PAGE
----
There are a couple of different meanings for “metaphysics” in

• The “branch of philosophy that examines the nature of reality, including the relationship between mind and matter, substance and attribute, fact and value”.
• The “theoretical or first principles of a particular discipline: i.e., the metaphysics of law”
• “A priori speculation upon questions that are unanswerable to scientific observation, analysis or experiment.”

When we study metaphysics, we are trying to find out about reality, about the world around us and how it was created. We want to know the difference between mind and matter, the seen and the unseen worlds. We ask questions such as, Did I create the world I live in or did it create me?

We also want to know about the underlying principles of the universe. Often we refer to these as universal truths. We want to know the things that have always been true about the world and always will be true. [If you’re interested, look for my article called “The 7 Laws of the Universe”.] An example of a universal principle like this is, “All things are always changing to their opposite.”

It’s especially important to know that in metaphysics we explore questions that can’t be answered by scientific observation. That’s why good intuition is such an important part of metaphysics and why we spend so much time developing it in our students. Without good intuition, it is difficult to “connect the dots”.

By the way, intuition can be learned. The best way to learn intuition is to spend time around someone who is intuitive. As they comment on their observations and the world around them, at first you may think they are making things up, stretching the truth or contriving connections between things. After awhile, you’ll be doing it, too!

Intuition can actually be frightening to people who aren’t intuitive because they think a conclusion has been reached “too quickly”, almost snatched out of thin air. And they can’t understand how the conclusion was reached. The ironic thing is that intuitives don’t know how they reach their own conclusions either. They just “know” what they “know”. If you’re intuitive, don’t try to justify your conclusions. It only makes it worse. The best answer is probably, “I don’t know. I just know. I’m intuitive.”

Intuition is antithetical to the logical way schools like to teach. It is contrary to the way we are taught to think in school. In fact, we discover that logic masks many truths which are self evident. We actually wind up talking ourselves out of truths in order to please those who insist we be logical!

If we look closely at the word metaphysics, we see that it is made up of two words meta + physics. The prefix “meta” means “beyond” or “after” (spatially). It has some other meanings, too, which have evolved from the original meaning of the word “meta” in Greek.

Let’s see how the meaning of the word evolved. Webster says that “meta” is “used with the name of a discipline to designate a new but related discipline designed to deal critically with the original one.” In this sense, we can see that meta-physics developed in order to explain things “beyond physics” or “beyond the physical”. In other words, there are some things about reality that can’t be comprehended through the five senses and that is exactly what metaphysics deals with.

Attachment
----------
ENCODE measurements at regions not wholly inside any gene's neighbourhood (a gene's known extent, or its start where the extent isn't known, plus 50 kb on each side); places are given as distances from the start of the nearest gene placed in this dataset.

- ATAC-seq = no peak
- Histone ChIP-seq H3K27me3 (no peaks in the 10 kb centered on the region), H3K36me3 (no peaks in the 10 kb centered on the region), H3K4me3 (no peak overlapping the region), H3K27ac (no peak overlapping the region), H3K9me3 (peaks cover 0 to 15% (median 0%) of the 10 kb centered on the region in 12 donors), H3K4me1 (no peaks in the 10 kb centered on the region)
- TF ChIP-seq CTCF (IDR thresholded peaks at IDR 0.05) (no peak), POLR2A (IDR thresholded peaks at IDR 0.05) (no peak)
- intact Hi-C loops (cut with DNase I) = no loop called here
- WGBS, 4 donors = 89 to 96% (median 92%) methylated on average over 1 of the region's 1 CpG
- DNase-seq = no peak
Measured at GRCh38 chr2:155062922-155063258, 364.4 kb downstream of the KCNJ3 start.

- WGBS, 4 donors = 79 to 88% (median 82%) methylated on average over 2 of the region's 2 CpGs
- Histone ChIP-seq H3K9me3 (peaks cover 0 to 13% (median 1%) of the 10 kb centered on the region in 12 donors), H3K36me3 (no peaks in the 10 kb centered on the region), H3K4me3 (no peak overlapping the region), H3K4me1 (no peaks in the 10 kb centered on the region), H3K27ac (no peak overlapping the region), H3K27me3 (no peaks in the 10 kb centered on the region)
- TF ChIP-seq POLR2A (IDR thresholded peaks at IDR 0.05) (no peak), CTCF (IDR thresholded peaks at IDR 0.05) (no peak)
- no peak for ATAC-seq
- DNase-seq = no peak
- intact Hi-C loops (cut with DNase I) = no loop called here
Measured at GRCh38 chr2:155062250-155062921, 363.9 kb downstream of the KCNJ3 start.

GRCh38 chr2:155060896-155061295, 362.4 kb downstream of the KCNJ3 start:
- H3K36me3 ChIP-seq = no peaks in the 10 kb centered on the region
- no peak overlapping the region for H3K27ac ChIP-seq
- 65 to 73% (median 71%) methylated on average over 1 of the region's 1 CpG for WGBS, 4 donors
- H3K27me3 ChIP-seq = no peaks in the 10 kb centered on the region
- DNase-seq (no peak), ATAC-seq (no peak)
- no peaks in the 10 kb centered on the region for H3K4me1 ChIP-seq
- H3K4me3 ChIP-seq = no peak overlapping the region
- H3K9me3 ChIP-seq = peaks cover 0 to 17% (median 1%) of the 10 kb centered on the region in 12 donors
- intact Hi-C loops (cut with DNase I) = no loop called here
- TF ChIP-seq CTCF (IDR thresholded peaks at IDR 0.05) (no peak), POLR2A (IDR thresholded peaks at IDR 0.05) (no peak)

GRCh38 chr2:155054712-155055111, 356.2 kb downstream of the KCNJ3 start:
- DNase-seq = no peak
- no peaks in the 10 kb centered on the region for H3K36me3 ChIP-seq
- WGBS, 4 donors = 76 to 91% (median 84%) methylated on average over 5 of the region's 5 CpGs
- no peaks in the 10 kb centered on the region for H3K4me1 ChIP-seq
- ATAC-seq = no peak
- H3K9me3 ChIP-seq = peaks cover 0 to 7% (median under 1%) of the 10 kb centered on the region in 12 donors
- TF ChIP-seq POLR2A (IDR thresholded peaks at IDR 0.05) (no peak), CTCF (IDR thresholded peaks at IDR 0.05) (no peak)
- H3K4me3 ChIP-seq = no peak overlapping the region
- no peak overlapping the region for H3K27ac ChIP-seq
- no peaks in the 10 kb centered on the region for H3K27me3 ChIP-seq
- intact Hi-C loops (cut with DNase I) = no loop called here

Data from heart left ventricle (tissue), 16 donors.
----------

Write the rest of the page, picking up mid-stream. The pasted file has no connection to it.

The word metaphysics also came into being because of a treatise Aristotle wrote on first principles which followed his treatise on Physics. Therefore it was “meta” or “after” physics [(Ta) meta (ta) phusika: the works after the Physics].

Since the later 19th century, the prefix “meta” has been used to describe sciences that study previous sciences. That is how the meaning of the word shifted. In the 20th century, the German philosopher Martin Heidegger reinterpreted “metaphysics” as “things or concerns arising from the consideration of the Being of things in general.”

Don’t let the big words fool you. Metaphysics and it’s handmaidens astrology, Tarot and New Age thinking are ways of exploring how things come into being, in other words the creation of the universe.

In the Bible, this is done through myth. In physics it is done by scientific tools such as numbers, formulas and hypotheses. In metaphysics it is done with intuition and other right brain tools.

We study the creation of the universe because we understand we are gods of our own smaller universes. Stop to consider for a moment, at any given time, your “world” is comprised of about 15 people – these are the people you interact with on a routine basis. If you were to change those 15 people, your whole world would change.

We also study the principles of creation so that we can understand how to “un-create” our worlds and then create a better one. We do this when we divorce, end a business, change careers, say good bye to a best friend or lovingly close a chapter in our lives.

Many cultures around the world have a creation myth in which a first world is destroyed because it is imperfect and a second more perfect world follows. In the Judaeo-Christian tradition, for example, this myth is Noah and the Ark.

The truth is that each of us will find ourselves in this same process at several times in our lives, like it or not. So it is important when we study the creation of the world with our intuitive mind. This is the study of metaphysics.

Author's Bio: 

Nancy R. Fenn is an intuitive consultant, metaphysical teacher and healer in the San Diego area. She has had a fulltime professional practice for over 25 years. Nancy helps intuitives, creatives and visionaries develop their intuition and discover their purpose in life. Visit Nancy on the web at or